The kids are back in school and every district in the Tri-Cities is reporting increased enrollment. All the numbers are up, but Pasco is up the most.
After voters solidly defeated a bond measure earlier this year, the Pasco School District is making serious overtures toward year-round school.
It's one way to house the ever increasing number of students in the same number of buildings.
Some may see it as a punishment to the voters or as a drastic measure only to be used as a last resort.
We see it as a resourceful, innovative and, according to several studies, effective approach to education.
One researcher, Karl Alexander at Johns Hopkins University, studied student growth (or lack thereof) over the summer months and noted that kids from affluent families continued to improve their learning even when they're not at school.
However, kids from lower income families stagnated or even fell behind during their time away from the classroom.
It's the educational equivalent of the rich getting richer and the poor getting poorer.
Author Malcolm Gladwell describes it in these terms, "For the poorest students, America doesn't have a school problem. It has a summer vacation problem."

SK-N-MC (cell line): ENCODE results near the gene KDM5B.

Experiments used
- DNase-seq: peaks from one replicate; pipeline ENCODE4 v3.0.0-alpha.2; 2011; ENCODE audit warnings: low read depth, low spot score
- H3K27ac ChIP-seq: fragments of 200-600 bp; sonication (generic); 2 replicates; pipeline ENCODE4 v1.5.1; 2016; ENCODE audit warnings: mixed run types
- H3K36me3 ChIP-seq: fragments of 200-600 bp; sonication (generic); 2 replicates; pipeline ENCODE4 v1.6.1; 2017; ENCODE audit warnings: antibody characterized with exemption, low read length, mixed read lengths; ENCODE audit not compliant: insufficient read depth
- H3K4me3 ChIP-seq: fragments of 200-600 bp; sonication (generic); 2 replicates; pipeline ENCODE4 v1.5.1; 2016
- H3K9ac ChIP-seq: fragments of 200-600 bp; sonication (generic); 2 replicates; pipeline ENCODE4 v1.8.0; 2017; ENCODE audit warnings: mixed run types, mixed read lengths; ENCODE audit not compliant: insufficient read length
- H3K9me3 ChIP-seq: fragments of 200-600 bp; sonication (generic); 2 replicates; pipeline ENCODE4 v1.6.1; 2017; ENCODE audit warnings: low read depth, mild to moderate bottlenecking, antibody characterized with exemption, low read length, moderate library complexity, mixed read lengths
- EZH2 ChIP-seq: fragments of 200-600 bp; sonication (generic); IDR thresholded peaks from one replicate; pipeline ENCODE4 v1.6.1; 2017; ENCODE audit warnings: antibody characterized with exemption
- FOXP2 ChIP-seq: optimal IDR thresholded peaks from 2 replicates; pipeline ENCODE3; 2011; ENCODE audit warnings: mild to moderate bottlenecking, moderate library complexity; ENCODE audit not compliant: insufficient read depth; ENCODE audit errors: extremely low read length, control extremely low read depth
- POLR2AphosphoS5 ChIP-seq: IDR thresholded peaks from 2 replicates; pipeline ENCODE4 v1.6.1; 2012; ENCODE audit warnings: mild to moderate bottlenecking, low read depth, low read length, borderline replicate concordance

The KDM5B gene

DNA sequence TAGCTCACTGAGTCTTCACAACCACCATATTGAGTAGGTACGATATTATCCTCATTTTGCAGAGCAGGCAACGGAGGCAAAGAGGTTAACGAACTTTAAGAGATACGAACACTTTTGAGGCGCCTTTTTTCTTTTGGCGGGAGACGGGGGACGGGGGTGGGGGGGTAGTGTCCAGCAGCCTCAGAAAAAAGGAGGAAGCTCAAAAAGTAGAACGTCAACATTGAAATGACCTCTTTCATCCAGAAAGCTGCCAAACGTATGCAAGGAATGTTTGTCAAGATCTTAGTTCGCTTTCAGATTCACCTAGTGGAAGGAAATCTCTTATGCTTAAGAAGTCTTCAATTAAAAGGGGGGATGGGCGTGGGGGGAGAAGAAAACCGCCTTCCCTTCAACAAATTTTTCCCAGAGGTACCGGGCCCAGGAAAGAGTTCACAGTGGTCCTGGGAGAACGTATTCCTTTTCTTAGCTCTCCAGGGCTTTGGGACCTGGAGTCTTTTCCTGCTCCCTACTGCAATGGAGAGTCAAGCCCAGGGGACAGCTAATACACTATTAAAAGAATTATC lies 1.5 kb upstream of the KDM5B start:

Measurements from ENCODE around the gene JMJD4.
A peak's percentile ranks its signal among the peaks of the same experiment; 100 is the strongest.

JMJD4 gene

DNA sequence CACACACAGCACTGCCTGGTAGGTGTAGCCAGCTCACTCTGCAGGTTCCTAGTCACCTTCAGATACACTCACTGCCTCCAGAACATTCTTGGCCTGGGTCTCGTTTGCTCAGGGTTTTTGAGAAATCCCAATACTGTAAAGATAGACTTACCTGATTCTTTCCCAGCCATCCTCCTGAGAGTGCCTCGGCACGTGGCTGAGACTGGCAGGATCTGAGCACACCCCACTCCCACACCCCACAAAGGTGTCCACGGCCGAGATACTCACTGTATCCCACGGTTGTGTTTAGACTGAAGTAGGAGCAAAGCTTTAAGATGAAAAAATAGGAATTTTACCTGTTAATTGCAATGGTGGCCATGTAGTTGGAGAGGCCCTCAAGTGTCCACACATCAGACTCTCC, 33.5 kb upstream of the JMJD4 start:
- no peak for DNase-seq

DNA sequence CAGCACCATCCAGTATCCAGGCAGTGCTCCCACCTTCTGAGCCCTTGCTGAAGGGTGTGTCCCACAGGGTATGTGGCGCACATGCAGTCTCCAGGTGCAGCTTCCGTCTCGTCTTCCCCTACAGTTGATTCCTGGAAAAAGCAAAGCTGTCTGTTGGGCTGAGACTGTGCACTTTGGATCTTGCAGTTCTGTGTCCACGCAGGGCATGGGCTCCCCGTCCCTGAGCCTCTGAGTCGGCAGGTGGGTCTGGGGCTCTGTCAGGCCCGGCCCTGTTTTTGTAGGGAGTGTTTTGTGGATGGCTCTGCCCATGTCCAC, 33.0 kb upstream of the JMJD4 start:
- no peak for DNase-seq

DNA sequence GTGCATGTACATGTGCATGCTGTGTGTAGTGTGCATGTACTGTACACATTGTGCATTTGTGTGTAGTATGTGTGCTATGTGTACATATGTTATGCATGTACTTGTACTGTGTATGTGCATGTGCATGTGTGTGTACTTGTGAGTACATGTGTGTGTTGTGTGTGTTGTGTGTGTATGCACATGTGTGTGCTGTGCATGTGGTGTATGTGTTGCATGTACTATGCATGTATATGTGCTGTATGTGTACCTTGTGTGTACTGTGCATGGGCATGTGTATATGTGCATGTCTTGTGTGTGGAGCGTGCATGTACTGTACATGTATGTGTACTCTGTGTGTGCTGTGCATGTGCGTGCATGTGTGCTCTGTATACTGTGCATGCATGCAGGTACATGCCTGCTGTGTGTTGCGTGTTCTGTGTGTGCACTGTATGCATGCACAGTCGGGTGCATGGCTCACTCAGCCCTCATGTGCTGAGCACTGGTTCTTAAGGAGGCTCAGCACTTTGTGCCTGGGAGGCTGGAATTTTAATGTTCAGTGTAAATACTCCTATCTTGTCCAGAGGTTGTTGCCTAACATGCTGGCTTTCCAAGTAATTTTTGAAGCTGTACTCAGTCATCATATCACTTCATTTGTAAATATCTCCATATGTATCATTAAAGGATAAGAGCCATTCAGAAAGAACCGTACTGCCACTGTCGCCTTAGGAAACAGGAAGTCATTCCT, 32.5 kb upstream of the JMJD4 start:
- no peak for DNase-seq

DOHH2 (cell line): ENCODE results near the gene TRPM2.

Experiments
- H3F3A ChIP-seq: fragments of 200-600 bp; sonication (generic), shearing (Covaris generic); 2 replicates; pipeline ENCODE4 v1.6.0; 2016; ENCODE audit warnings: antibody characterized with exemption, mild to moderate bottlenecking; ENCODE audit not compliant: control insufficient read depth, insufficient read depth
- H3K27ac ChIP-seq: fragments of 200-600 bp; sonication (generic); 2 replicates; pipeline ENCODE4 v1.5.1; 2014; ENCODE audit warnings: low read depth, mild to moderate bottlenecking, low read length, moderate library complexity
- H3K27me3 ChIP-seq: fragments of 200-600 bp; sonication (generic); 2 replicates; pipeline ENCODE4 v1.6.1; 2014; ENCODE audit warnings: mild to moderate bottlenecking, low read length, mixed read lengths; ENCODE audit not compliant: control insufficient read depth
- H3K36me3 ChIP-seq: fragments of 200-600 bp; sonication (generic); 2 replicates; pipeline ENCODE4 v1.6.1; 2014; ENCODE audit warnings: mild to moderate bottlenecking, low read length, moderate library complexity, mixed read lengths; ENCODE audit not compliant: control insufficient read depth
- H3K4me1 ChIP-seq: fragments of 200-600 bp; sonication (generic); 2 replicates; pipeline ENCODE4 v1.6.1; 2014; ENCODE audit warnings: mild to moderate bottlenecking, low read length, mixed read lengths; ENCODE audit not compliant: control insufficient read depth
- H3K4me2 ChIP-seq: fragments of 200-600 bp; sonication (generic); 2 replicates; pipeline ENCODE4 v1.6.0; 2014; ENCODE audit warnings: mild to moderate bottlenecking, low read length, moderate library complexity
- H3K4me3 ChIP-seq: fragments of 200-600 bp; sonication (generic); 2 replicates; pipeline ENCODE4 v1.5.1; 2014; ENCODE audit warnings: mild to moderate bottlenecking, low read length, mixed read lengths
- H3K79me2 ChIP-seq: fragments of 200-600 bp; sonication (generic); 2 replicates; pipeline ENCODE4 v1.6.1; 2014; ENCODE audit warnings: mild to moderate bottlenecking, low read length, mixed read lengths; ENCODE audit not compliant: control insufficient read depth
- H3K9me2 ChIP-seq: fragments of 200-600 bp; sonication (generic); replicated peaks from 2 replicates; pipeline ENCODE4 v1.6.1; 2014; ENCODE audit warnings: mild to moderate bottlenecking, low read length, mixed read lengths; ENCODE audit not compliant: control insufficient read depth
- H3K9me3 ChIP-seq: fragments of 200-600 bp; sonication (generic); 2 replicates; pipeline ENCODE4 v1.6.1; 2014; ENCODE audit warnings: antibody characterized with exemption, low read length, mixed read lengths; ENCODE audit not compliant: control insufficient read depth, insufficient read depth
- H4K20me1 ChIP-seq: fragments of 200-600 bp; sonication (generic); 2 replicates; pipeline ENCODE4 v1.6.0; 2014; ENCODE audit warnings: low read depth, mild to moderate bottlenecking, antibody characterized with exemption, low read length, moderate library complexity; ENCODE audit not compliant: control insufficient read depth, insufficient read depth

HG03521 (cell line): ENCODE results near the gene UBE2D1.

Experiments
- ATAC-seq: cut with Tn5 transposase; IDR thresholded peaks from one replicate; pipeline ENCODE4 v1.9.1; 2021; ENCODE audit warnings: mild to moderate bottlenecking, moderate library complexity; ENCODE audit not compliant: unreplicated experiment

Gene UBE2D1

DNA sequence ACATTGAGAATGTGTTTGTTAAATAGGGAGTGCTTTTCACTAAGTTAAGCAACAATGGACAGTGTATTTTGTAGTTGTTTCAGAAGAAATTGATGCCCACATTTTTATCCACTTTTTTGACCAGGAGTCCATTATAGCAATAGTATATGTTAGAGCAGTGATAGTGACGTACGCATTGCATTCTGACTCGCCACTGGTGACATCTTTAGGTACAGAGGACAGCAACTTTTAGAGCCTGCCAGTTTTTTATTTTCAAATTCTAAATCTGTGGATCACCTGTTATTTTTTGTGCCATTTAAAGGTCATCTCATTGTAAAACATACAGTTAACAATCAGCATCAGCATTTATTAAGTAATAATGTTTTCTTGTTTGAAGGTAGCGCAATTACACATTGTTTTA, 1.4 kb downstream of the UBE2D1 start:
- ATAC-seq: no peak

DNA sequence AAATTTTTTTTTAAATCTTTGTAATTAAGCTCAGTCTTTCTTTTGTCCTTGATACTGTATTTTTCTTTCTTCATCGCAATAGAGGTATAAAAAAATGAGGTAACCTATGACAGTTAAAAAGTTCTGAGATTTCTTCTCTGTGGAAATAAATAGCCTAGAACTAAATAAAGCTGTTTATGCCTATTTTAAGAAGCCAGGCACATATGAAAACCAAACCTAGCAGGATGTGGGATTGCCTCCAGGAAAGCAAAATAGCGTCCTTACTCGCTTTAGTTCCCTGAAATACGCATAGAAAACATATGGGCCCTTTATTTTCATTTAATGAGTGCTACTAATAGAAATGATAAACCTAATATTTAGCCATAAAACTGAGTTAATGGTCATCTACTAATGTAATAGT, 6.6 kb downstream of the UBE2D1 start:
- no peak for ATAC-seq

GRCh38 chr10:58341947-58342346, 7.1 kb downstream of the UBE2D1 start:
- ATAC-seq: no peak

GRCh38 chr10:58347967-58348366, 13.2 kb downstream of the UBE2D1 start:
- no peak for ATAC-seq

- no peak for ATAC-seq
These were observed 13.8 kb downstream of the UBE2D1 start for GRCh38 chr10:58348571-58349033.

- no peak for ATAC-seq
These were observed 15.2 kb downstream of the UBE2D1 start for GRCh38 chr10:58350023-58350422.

With 72 percent of its students on free and reduced lunches, Pasco leads the Tri-Cities in this measure of poverty.
That number compares with 48 percent in the Kennewick School District and 28 percent in the Richland School District.
That discrepancy in relative affluence is a good reason to give year-round (or "multi-track" as they are calling it here) school a try.
If the research is accurate, improving the quality of education (especially for those with lower incomes) is a very good argument for adopting the year-round school model, even if Pasco didn't have an overcrowding problem.
Yes, families will have to plan for day care and vacations. But they have to do that now. It just means adjusting the steps they're already taking.
And really, most of us don't spend two straight months on vacation anyway. Even if that weren't true, vacations shouldn't take precedence over education.
Yes, some parents might hate the idea enough to leave the district. But it's just as likely to work in the opposite direction and attract more families, especially when the test scores start inching, or leaping, upward.
Overall we suspect it's nothing more than a matter of getting used to something new.
For anyone who just spent June, July and August trying to entertain bored kids, it might not be such a hard sell. More than one sigh of relief was uttered by parents as the first school bus of the year showed up.
Yes, it's a wonderful time of year when kids are back in school. It's a wonderful opportunity for them to learn. And we're eager to see that "wonderful time" come around a lot more frequently in Pasco, with smaller gaps in between.
We're hoping for great things from this idea.